A trip to Mendoza was on our minds for a while. We booked out flights a bit late and decided to have a local guide, a friend of a friend, organize the trip for us. Just a few hours before we took off, we received the final details of our trip: 2 days exploring the wine region of Mendoza with our own private guide, the friendly Manuel. One day in Luján de Cuyo, one day in Uco Valley. Not too shabby.
We began with a quick tour of the city of Mendoza. Then we headed to the Terrazzas de Los Andes winery, owned by LVMH, a European multinational luxury goods conglomerate, which owns Moët & Chandon, Hennessy and Louis Vuitton, amongst others. We had a private tour of the facilities, followed by a wine tasting. Afterwards, the three of us had a nice lunch with generous wine pairing at the winery’s fancy dining room.
By the time we made to El Enemigo, the winery of legendary Argentinian winemaker Alejandro Vigil, I already was a happy camper. After a tour of the cool and artsy premises, there were more wines to discover, including one with a 98-point rating, the highest in Argentina. We headed back to Mendoza, with a smile on our faces.
Next day came and the fun continued, this time in Uco Valley. First on our list was the Dutch-owned Bodega Salentein, one of the first groups who started to produce wine in this region. Its modern buildings harbor not only the winery but also as a small art museum. Three times a year, they transform their cellar in a concert hall where one can attend a classical concert, sitting on wine barrels and sipping wine. The concerts last only 90 minutes; otherwise, the wine in barrels would get warm and could be damaged.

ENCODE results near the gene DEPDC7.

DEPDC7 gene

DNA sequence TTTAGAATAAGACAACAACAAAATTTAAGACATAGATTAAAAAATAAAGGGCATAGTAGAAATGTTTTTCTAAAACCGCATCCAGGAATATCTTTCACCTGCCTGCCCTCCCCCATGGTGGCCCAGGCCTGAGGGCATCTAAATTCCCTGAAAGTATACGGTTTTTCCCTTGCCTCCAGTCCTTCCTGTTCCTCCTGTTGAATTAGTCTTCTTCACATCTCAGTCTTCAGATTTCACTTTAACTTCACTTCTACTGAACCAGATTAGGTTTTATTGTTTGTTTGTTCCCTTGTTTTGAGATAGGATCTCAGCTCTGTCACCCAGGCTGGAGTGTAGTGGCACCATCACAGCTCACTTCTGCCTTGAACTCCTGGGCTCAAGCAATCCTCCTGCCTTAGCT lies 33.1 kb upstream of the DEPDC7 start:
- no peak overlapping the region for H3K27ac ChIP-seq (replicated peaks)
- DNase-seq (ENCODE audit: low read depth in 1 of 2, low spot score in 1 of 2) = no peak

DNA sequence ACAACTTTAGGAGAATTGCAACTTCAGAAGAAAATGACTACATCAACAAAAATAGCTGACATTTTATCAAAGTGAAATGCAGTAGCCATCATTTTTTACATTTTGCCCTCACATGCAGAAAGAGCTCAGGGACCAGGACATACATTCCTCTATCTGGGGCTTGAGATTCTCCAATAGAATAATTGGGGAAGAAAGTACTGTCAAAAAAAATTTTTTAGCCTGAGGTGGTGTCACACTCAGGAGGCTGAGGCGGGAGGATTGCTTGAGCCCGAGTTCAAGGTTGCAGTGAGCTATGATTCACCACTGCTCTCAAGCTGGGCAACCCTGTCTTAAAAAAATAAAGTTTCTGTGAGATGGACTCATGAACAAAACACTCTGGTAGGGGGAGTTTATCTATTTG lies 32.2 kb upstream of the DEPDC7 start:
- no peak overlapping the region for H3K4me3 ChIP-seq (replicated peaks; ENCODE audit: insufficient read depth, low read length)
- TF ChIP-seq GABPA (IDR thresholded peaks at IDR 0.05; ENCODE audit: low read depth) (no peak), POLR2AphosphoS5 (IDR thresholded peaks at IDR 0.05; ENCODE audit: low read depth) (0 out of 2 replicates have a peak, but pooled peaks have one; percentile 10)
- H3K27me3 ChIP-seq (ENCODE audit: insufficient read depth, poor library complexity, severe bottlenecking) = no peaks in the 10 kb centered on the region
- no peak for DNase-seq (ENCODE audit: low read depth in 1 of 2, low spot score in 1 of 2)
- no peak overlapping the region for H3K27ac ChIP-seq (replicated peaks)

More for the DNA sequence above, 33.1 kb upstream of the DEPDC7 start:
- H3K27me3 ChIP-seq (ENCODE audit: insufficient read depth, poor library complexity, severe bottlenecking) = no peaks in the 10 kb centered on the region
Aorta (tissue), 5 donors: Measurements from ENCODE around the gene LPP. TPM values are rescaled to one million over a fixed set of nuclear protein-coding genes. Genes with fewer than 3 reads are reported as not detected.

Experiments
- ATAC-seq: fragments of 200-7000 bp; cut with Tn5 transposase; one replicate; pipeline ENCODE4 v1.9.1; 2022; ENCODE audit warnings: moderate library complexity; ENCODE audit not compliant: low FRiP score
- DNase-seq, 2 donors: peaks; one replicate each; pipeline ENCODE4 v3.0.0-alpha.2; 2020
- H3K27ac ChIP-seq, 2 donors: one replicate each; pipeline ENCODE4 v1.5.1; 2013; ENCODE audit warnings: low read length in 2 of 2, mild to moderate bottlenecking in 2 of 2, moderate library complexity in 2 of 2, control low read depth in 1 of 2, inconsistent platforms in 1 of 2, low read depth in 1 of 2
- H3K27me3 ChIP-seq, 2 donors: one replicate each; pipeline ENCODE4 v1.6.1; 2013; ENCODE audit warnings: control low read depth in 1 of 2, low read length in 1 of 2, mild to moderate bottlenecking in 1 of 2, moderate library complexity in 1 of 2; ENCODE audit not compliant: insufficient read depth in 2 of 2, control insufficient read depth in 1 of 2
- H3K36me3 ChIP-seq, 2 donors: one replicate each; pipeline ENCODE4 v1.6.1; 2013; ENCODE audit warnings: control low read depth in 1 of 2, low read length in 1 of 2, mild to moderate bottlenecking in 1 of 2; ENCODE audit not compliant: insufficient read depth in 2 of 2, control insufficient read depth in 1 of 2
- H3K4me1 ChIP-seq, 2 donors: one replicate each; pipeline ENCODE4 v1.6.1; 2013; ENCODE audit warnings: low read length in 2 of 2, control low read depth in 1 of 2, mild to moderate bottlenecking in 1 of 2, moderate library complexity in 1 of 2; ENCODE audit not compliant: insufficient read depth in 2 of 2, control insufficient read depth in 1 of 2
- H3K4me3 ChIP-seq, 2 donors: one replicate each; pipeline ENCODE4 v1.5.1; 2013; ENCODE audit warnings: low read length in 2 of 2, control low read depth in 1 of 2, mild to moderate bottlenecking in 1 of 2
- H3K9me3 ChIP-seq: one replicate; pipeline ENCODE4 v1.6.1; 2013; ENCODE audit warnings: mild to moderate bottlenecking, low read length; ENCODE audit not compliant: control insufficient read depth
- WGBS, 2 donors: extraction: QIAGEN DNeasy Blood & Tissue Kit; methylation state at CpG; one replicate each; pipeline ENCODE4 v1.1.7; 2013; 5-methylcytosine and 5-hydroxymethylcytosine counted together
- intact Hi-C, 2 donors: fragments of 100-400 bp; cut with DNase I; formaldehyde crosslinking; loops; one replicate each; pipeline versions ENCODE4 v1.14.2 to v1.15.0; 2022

While driving in the area, Manuel, who grew up in Uco Valley, would tell us stories about the different wineries we saw along the way. Many of them belong to foreigners, and many of those foreigners are French – “if you can’t beat them, join them”.
One of these French winemakers is Michel Rolland, who is behind the Clos de Los Siete. It encompasses five different wineries and is named in honor of its seven investors. We first did a surprise visit to Bodega Cuvelier Los Andes, where we bumped into Michel Laprise, Sep7imo Dia’s creator. We were greeted by Adrián Manchón, the renowned winemaker of this bodega. It was harvest time, so while we were there we saw grapes arriving, being sorted and put in tanks for fermentation. We had an impromptu wine tasting before heading off to lunch.
The last winery on the list was cleverly named DiamAndes. The diamond shape is represented in the architecture and on the wine’s labels. By chance or by design, we had an excellent private 5-course lunch with an incredible view of the vineyards. There was more wine, of course, one to match each course. The manager brought a couple of bottles of their limited-edition wines from 2006 and 2009, for us to compare. Our votes went to the 2006 bottle. After 16 glasses of wine, the day’s tastings came to an end but not the fun.
We still have one thing to do – horseback riding in the mountains. It was just us, Manuel and Walter, our gaucho. He led us through valleys and hills, crisscrossing a small river on the way. It was a bit scary at times when my horse would stumble while we were on slopes with a couple of hundred meter drops. Still, we had a lot of fun.
Before out trip to Mendoza, I was thinking of cycling the wineries. If not on my Brompton – I could not bring it on the small plane – then at least on a rental bike. In retrospect, it was better to have a guide with a car; otherwise, we wouldn’t have enjoyed the wine as much!
The week in numbers:
5 – wineries visited
30+ – glasses of wine I tasted. I lost count.
2 – famous winemakers met